If you really want to play at this level and compete and work your way up every month — this player account’s only up to floor 15 — the requirement for realizing that it’s not superficial, learning the pros and cons and the nuances of the weapons and the depth of the characters and how to use the hand moves when you need them — I’m hoping we’ll have a passionate group of fans that embrace the depth of the game. It’s a long way of answering the question. You could look at it as superficial. I don’t think that view will be rare when the game comes out. People will see it that way. My hope is that through conversations like this and letting people get their hands on it, there will be enough players that realize how special it is — or at any rate, we think it’s special and we hope they’ll agree with us. But who knows?

GB: As far as the attitude goes, where you do feel like it’s placed? It almost seems like a Duke Nukem meets something….

Jaffe: It would be Duke Nukem if it wasn’t self-aware. But that’s not really fair, because Duke is self-aware. We could get into a whole conversation about how self-aware Duke Nukem is, really. Duke Nukem was aware that it was a parody of that kind of character. I think it’s similar in that sense. It knows there’s a level of stupid humor.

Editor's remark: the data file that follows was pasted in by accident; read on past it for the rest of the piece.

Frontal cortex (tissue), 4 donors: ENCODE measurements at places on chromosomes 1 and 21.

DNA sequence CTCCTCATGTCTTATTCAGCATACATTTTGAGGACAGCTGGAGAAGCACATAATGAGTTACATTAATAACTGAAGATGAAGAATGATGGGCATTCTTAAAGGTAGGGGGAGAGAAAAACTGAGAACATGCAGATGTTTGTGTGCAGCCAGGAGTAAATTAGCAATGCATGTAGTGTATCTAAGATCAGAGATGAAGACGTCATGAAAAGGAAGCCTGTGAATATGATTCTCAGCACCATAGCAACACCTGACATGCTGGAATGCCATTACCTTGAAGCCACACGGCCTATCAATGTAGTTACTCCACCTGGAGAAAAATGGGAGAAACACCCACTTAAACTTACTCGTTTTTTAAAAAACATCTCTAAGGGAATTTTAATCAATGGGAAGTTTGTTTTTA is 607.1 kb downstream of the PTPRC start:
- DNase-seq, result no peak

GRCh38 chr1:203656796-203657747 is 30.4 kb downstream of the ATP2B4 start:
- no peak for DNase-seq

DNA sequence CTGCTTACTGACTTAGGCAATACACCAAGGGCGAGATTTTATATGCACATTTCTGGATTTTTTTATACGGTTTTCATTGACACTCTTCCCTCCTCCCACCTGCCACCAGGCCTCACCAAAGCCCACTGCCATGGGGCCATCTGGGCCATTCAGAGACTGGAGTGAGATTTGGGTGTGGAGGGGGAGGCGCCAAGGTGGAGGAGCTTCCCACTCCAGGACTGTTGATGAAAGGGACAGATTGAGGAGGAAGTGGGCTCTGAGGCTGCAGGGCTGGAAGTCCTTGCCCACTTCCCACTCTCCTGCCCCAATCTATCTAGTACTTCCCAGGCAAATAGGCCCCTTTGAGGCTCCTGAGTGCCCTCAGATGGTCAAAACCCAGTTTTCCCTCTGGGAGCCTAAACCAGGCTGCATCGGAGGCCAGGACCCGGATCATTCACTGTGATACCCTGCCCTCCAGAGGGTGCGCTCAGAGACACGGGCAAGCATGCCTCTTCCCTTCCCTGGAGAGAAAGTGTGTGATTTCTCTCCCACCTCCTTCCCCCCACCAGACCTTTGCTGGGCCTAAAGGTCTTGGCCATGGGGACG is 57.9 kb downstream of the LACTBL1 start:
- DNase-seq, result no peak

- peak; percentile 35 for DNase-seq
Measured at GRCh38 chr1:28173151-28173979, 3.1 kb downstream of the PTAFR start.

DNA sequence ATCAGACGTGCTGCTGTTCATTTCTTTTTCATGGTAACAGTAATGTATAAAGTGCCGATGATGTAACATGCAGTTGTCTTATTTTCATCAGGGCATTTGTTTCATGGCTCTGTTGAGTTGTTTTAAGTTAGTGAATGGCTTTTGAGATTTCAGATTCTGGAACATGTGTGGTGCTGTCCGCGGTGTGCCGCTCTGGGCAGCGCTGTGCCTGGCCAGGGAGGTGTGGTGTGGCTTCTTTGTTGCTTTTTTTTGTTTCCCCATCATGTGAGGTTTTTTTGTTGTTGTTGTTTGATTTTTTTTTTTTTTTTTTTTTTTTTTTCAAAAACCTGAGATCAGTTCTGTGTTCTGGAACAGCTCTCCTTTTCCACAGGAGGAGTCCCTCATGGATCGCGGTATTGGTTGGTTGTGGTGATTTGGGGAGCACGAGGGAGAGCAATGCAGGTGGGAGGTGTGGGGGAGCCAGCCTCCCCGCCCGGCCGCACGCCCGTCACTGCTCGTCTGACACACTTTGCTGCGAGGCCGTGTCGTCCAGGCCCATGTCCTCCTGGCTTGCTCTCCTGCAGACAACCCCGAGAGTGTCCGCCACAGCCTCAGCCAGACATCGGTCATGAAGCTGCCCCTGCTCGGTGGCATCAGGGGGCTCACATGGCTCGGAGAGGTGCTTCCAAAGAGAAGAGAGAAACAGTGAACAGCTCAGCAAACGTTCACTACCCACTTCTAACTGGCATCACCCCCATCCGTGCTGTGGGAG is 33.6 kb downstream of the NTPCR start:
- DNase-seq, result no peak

The tricky balance is, we know it’s stupid humor, but we also think stupid humor is funny. We’re aware of it. We acknowledge it. We know there’s more sophisticated writing and humor out there in the world, certainly even in video games. We’re with you on that. We get it. But we also very proudly say, “We still fucking think it’s funny.” I still think fart jokes and dick jokes can be funny. When you ask where it fits tonally, I think it’s somewhere in that ether of—it doesn’t totally take itself seriously, it gets that this stuff is juvenile, but it embraces how juvenile it is, because I like juvenile. Sometimes I think we’re all a little too seriously.